We suffer more often in imagination than in reality. Seneca, Letters from a Stoic
Here’s a test. One year ago today you were worried greatly over something very troubling. It may have even kept you up at night. It made you nervous and grouchy, afraid and angry. What was that thing that worried you so?
I’ll bet 90% of readers can’t even remember. I know I can’t. That’s because it really wasn’t that big of a deal or you took care of it, or most likely, it never even occurred. But, if you can remember it, it was probably the real deal. Something worthy of some consternation.
However, most of the time that is not the case. I’m reminded of the famous quote by Mark Twain, “I’ve had lots of worries in my life, most of which never happened.”
1st World and Worry
After having traveled and seeking to learn the cultures of other countries I have come to the conclusion that we Americans are the world’s best at worrying. We have so much going on in our lives complicating most all we do.
Worry over money is far and away the greatest cause. It is one negative result of our truly great system of capitalism. We always want and feel we need more than we have… no matter how much we have. And the richer we get the more in debt we seem to accumulate.
I suggest the next of the greatest causes of worries is relational, starting with families: spouses, kids and extended families. 50% divorce, kids in trouble and families that won’t even speak to one another. All of these are real and sometimes ongoing. But still, we generally learn to cope and manage these issues, albeit often not without great pain.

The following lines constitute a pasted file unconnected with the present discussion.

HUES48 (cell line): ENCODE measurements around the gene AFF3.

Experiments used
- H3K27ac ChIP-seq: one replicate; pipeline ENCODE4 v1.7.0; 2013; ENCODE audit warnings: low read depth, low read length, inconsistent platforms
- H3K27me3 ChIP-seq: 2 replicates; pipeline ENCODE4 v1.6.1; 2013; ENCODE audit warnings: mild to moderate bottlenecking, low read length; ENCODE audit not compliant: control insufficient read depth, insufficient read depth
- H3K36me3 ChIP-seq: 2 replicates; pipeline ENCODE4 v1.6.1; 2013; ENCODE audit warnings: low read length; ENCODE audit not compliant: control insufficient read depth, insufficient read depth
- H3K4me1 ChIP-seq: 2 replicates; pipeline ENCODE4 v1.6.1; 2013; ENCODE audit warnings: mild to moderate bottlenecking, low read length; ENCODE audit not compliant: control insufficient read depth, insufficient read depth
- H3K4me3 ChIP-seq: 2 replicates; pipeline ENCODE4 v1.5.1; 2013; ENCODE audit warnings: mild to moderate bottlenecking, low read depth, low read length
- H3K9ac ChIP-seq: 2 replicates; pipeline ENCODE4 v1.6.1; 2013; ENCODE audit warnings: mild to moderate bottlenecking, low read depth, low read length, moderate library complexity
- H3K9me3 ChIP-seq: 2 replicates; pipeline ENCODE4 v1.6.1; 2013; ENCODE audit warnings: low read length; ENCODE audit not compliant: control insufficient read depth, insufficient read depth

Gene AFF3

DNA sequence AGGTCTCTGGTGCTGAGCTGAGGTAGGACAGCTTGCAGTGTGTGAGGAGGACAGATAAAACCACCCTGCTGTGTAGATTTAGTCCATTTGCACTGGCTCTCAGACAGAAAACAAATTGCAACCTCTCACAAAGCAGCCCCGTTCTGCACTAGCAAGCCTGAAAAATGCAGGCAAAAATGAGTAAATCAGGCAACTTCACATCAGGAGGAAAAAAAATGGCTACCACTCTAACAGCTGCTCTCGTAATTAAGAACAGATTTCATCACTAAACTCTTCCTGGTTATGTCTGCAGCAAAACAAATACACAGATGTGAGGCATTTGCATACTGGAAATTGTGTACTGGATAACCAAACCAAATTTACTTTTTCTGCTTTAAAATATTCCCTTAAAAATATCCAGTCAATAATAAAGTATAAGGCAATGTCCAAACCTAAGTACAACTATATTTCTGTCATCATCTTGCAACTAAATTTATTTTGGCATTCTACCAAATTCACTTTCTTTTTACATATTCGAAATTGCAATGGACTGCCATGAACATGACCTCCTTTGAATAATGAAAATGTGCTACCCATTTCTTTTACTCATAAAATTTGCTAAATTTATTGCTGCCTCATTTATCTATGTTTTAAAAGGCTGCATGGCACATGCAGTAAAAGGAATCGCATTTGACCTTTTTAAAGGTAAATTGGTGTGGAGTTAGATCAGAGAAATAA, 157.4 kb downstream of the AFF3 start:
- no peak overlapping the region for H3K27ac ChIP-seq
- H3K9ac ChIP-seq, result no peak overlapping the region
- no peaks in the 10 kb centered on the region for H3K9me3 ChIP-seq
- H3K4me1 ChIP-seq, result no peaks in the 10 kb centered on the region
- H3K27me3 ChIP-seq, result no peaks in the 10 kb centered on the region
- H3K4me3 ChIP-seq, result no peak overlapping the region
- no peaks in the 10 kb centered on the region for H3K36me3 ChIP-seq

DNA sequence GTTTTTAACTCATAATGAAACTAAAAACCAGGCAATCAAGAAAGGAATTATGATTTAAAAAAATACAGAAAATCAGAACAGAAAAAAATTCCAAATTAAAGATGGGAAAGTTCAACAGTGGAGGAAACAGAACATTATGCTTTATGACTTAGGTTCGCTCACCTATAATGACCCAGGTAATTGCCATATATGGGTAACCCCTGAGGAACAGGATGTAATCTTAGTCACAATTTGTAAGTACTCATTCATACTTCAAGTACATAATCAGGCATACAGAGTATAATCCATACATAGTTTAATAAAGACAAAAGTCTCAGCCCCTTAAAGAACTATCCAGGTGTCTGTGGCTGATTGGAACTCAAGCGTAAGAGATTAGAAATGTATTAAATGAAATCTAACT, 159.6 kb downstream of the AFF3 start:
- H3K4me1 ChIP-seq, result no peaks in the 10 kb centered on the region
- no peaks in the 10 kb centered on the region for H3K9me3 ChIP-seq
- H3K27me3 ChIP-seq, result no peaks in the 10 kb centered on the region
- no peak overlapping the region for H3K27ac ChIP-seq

Most Worry is in Our Mind
Andy Puddicombe of the mega popular meditations App, Headspace, writes, “We like to anticipate things that usually don’t happen. The entire problem plays in our minds not in our life.” It’s part of being human.
Did you know that Mark Twain lost his total amassed fortune at least twice, and yet he wrote that most of his worries never happened? How is that? I think it’s because genuine trouble comes and then it’s over and we are left with what we are left with… and we move on. We accept our circumstances, and either improve them or enjoy them.
Enjoyment, Appreciation and Gratitude
The obstacle preventing us from enjoyment and appreciation and gratitude is that we are too conflicted with some silly worry that we don’t even notice how good we have it. Most of us have enough money to live well enough; we do have family and friends that love us; and then we have our pleasures and hobbies that should be giving us joy.
My problem is that I “anticipate the negative.” I expect that some challenging opportunity will turn out badly and then I worry about it. For no stinking reason other than my insecure mindset!
Instead, what if you chose to enjoy the magic moments of today. Live for today and do the same tomorrow. Don’t worry about the kinds of things you have dealt with successfully your entire life. Although it may be hard to accept, remember that most of your worries will never occur.
Until You Have To
Photo courtesy of XXX at istockphoto
2 thoughts on “Worry: Imagination or Reality”
Actually, I’ve found the worry has been exceedingly beneficial in that all the worries I have given refuge have never taken root.
I am bit confused. How has that benefitted you? It IS true that most worries don’t come true.